Because the art of drawing is vastly different from basic writing, a budding sketch artist may encounter challenges if he does not change the way he holds a pencil when drawing. Writing involves tiny and uniform marks on paper. Conversely, drawing involves a variety of strokes (both small and sweeping) that necessitate different grasps on a pencil. Be ready to vary your pencil-holding positions according to the specific drawing you do.
Grasp the pencil in a basic grip (as you would when writing), except hold the pencil further away from the tip. When you grasp a pencil very close to the tip (as in writing), you have ideal control for very detailed drawing. When you grasp a pencil further back, you have more range of motion and the ability to make sweeping sketches with your arm from the elbow down. Use this grip for basic sketching.
Hold the pencil vertically in your hand with your thumb on one side of the pencil and your four fingers on the other side (usually the "underside"). The tip of the pencil is facing up and your hand grasps it approximately 3 inches below the tip. Use this hold for sketching at a vertical surface (sitting at an easel) when you are sketching a preliminary drawing. This hold is also ideal for shading because you can use the side of the pencil lead.
Vary your grasps on the pencil between the first and second grips according to what you are drawing. By holding the pencil closer to the tip, you have more control and you will be able to add small details to a drawing. By holding the pencil further from the tip, you have less control and can add large strokes and fundamental aspects to a drawing.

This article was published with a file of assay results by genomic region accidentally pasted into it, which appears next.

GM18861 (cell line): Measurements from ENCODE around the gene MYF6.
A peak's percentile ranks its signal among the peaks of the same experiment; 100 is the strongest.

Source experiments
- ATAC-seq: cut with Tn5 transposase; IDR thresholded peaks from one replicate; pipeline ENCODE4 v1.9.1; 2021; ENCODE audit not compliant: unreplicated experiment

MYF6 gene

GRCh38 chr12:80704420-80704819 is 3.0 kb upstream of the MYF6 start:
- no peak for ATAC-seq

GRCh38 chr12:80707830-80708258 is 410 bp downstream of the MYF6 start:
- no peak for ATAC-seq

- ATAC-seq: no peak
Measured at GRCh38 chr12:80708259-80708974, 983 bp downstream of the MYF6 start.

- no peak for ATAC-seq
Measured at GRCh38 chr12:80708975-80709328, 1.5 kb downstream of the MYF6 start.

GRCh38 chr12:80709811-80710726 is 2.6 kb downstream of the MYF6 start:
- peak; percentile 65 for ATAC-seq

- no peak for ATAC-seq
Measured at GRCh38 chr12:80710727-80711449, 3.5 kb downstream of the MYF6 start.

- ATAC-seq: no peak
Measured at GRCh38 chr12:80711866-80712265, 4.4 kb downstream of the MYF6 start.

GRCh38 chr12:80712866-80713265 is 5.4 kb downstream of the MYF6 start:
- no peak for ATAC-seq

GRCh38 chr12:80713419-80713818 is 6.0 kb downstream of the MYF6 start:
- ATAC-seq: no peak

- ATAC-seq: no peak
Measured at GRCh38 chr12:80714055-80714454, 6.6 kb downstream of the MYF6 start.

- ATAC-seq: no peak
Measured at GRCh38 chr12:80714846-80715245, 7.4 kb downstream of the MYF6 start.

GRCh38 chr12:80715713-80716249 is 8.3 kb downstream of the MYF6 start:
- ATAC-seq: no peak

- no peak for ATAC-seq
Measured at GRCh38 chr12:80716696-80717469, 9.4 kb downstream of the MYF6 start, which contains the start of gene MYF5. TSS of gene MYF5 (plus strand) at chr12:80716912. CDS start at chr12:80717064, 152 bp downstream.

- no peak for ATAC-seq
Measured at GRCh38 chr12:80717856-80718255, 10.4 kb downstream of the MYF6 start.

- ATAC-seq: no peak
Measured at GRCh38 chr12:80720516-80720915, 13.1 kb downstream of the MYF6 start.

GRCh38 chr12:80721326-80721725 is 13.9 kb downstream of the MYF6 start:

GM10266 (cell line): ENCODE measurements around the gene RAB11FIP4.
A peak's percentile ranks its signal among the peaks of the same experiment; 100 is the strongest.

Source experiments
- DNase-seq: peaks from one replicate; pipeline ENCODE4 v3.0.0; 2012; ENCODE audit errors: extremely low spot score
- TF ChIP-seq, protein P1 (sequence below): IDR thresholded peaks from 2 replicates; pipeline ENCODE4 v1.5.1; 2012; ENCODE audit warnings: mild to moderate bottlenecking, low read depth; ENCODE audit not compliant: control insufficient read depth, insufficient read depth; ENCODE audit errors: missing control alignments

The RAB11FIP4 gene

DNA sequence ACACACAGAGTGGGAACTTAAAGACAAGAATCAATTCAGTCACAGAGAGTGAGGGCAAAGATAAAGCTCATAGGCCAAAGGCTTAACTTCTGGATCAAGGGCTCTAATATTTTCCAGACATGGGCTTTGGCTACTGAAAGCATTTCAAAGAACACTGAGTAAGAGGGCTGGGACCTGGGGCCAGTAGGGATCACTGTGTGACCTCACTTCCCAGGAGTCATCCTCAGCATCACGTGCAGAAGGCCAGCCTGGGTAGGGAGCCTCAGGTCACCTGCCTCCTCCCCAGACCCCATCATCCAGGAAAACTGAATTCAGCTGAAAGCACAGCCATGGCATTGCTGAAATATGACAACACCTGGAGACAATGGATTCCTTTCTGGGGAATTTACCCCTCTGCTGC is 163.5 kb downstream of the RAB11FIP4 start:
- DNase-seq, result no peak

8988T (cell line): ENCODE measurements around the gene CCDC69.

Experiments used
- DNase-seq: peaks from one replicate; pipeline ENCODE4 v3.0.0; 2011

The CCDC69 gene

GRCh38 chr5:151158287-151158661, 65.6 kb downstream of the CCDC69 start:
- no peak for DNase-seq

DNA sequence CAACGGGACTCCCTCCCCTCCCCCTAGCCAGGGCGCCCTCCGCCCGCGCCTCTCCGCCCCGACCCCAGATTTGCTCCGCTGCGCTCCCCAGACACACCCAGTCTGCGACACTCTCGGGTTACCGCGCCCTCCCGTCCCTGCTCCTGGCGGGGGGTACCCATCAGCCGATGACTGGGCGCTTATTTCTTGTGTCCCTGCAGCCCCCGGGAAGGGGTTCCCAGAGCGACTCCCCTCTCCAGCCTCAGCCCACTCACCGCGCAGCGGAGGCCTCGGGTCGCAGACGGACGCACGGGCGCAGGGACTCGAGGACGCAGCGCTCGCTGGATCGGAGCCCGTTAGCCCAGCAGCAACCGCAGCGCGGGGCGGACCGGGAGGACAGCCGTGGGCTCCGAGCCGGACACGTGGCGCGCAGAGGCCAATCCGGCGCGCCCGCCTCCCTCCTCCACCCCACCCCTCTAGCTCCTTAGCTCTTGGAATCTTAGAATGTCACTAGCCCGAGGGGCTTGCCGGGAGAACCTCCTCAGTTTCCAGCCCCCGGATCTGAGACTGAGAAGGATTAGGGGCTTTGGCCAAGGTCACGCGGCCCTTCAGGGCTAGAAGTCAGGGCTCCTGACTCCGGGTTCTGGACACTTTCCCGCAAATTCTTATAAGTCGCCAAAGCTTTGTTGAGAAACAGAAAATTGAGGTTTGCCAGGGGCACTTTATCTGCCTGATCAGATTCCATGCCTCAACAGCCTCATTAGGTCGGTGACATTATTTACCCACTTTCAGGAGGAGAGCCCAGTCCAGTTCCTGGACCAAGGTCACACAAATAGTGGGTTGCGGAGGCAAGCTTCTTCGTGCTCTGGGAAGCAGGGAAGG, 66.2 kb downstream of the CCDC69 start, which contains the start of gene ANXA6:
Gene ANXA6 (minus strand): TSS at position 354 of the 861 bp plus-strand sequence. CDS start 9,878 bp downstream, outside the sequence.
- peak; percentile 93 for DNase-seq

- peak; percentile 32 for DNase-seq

Pay attention to how your drawing arm and upper body feel as you are drawing and when you finish. If you experience fatigue and cramped muscles, try to vary your pencil-holding techniques because you may not be holding the pencil in the best position for what you are drawing.
Many sketch artists prefer sitting at an easel and drawing on a vertical surface because it enables them to stay more comfortable as they draw and they will experience less fatigue.
There is not “right” or “wrong” way to hold a pencil to draw. Stay attuned to how you feel and hold the pencil in a way that feels comfortable and allows you the most creativity.
Kathryn Hatter is a veteran home-school educator, as well as an accomplished gardener, quilter, crocheter, cook, decorator and digital graphics creator. As a regular contributor to Natural News, many of Hatter's Internet publications focus on natural health and parenting. Hatter has also had publication on home improvement websites such as Redbeacon.